Sir Charles Spencer Chaplin KBE (16 April 1889 – 25 December 1977) was an English comic actor, filmmaker, and composer who rose to fame in the era of silent film. He became a worldwide icon through his screen persona, “The Tramp”, and is considered one of the most important figures in the history of the film industry. His career spanned more than 75 years, from childhood in the Victorian era until a year before his death in 1977, and encompassed both adulation and controversy.
Chaplin’s childhood in London was one of poverty and hardship, as his father was absent and his mother struggled financially, and he was sent to a workhouse twice before the age of nine. When he was 14, his mother was committed to a mental asylum. Chaplin began performing at an early age, touring music halls and later working as a stage actor and comedian. At 19, he was signed to the prestigious Fred Karno company, which took him to America. He was scouted for the film industry and began appearing in 1914 for Keystone Studios. He soon developed the Tramp persona and formed a large fan base. He directed his own films and continued to hone his craft as he moved to the Essanay, Mutual, and First National corporations. By 1918, he was one of the best-known figures in the world.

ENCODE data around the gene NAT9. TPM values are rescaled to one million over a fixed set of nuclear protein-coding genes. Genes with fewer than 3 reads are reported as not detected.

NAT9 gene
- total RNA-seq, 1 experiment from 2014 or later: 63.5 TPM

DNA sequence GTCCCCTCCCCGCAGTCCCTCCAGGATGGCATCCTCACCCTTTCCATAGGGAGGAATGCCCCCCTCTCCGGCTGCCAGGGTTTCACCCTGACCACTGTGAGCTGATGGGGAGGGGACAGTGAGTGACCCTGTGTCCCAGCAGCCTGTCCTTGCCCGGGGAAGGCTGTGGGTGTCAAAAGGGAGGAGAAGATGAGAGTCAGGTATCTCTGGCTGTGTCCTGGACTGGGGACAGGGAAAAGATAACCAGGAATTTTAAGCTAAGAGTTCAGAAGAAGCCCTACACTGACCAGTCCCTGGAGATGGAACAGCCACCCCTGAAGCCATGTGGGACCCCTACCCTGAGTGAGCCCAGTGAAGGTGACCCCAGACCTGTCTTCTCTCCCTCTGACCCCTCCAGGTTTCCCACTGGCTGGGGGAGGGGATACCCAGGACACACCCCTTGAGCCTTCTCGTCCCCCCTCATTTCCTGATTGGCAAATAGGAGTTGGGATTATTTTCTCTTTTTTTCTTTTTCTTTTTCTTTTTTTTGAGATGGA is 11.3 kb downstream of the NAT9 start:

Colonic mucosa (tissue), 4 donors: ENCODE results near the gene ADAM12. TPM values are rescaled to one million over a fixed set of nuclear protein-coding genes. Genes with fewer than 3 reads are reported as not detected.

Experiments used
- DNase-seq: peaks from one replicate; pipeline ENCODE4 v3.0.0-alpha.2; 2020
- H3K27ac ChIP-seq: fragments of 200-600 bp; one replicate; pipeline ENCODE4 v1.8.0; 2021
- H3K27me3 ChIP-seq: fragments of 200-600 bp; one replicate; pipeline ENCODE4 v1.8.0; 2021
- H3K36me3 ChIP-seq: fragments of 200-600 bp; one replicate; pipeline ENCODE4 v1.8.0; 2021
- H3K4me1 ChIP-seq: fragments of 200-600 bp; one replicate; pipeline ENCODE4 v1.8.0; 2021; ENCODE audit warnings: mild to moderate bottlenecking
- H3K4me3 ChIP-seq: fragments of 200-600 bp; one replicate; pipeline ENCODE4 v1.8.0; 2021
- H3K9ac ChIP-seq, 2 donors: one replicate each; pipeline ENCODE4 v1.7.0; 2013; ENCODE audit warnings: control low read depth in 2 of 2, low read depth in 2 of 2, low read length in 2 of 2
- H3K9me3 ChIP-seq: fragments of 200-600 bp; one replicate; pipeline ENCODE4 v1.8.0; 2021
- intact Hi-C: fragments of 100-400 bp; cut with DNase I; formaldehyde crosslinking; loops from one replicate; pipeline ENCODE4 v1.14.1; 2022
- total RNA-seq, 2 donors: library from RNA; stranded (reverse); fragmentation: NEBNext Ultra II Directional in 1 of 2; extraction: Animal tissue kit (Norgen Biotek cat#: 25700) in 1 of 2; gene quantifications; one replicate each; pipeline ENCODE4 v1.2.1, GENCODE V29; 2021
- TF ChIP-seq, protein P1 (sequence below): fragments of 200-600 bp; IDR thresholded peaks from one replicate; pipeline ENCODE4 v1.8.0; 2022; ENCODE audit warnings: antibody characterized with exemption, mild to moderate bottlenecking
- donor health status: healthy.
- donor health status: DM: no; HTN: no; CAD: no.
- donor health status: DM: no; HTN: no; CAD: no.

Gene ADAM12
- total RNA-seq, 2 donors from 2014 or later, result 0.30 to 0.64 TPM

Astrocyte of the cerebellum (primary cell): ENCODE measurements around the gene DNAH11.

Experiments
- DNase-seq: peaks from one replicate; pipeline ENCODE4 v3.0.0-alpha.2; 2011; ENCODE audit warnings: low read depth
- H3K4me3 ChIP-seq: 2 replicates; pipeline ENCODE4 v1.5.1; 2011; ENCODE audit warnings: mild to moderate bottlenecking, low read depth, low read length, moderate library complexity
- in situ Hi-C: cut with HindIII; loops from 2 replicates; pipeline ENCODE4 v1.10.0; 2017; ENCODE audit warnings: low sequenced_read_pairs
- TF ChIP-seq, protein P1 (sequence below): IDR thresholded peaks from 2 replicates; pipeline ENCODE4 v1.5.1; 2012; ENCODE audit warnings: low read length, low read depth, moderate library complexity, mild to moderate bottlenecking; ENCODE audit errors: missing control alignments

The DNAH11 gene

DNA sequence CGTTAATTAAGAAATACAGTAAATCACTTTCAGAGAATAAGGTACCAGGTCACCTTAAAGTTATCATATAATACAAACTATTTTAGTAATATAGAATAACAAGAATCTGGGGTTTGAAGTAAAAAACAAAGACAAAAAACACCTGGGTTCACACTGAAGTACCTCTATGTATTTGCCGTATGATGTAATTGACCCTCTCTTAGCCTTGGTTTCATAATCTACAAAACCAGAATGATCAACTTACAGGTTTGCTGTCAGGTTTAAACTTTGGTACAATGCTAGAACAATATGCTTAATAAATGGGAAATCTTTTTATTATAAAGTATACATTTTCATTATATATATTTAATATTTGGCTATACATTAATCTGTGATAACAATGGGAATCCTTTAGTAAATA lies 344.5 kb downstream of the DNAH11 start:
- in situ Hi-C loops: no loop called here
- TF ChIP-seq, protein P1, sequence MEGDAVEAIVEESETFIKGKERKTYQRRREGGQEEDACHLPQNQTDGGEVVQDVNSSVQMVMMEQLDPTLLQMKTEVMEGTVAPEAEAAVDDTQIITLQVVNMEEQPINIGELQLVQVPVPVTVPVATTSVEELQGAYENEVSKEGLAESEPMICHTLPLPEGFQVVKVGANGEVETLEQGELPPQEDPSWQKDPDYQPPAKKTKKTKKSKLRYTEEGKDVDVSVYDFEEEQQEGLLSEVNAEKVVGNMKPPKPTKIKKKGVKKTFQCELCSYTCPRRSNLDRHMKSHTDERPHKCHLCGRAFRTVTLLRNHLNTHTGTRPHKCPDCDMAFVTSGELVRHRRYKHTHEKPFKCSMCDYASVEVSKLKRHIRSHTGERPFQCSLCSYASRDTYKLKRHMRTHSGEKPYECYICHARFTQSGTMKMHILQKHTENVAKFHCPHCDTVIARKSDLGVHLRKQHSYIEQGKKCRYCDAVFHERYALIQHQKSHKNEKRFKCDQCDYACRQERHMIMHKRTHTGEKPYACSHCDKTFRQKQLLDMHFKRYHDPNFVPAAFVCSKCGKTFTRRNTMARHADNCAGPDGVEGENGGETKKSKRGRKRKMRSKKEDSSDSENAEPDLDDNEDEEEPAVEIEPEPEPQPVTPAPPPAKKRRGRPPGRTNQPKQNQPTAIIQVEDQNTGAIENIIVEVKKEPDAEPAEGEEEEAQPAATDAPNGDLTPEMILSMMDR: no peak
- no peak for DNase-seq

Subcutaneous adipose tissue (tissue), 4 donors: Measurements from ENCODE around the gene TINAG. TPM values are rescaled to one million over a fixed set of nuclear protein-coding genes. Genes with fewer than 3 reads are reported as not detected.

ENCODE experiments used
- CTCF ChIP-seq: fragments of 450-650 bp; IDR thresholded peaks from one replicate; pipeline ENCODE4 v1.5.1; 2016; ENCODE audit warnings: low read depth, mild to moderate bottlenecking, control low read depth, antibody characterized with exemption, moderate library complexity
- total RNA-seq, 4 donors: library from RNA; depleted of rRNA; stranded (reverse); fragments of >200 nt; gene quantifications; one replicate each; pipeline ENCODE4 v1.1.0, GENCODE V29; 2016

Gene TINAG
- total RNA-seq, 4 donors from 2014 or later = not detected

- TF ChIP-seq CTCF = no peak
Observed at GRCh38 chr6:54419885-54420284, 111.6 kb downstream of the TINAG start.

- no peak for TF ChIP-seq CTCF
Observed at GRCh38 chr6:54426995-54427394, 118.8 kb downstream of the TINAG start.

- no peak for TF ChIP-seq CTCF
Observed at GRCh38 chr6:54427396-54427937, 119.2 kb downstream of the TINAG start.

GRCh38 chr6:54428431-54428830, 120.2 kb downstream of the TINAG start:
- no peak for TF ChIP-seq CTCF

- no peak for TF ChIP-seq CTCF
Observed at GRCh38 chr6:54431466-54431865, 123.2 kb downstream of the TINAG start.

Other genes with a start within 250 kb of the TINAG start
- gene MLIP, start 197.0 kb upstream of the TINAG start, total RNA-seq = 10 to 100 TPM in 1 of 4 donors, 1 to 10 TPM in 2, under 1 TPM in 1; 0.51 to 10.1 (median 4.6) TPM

In 1919, Chaplin co-founded the distribution company United Artists which gave him complete control over his films. His first feature-length film was The Kid (1921), followed by A Woman of Paris (1923), The Gold Rush (1925), and The Circus (1928). He refused to move to sound films in the 1930s, instead producing City Lights (1931) and Modern Times (1936) without dialogue. He became increasingly political, and his next film The Great Dictator (1940) satirized Adolf Hitler. The 1940s were a decade marked with controversy for Chaplin, and his popularity declined rapidly. He was accused of communist sympathies, while he created scandal through his involvement in a paternity suit and his marriages to much younger women. An FBI investigation was opened, and Chaplin was forced to leave the United States and settle in Switzerland. He abandoned the Tramp in his later films, which include Monsieur Verdoux (1947), Limelight (1952), A King in New York (1957), and A Countess from Hong Kong (1967).
Chaplin wrote, directed, produced, edited, starred in, and composed the music for most of his films. He was a perfectionist, and his financial independence enabled him to spend years on the development and production of a picture. His films are characterized by slapstick combined with pathos, typified in the Tramp’s struggles against adversity. Many contain social and political themes, as well as autobiographical elements. He received an Honorary Academy Award for “the incalculable effect he has had in making motion pictures the art form of this century” in 1972, as part of a renewed appreciation for his work. He continues to be held in high regard, with The Gold Rush, City Lights, Modern Times, and The Great Dictator often ranked on lists of the greatest films of all time.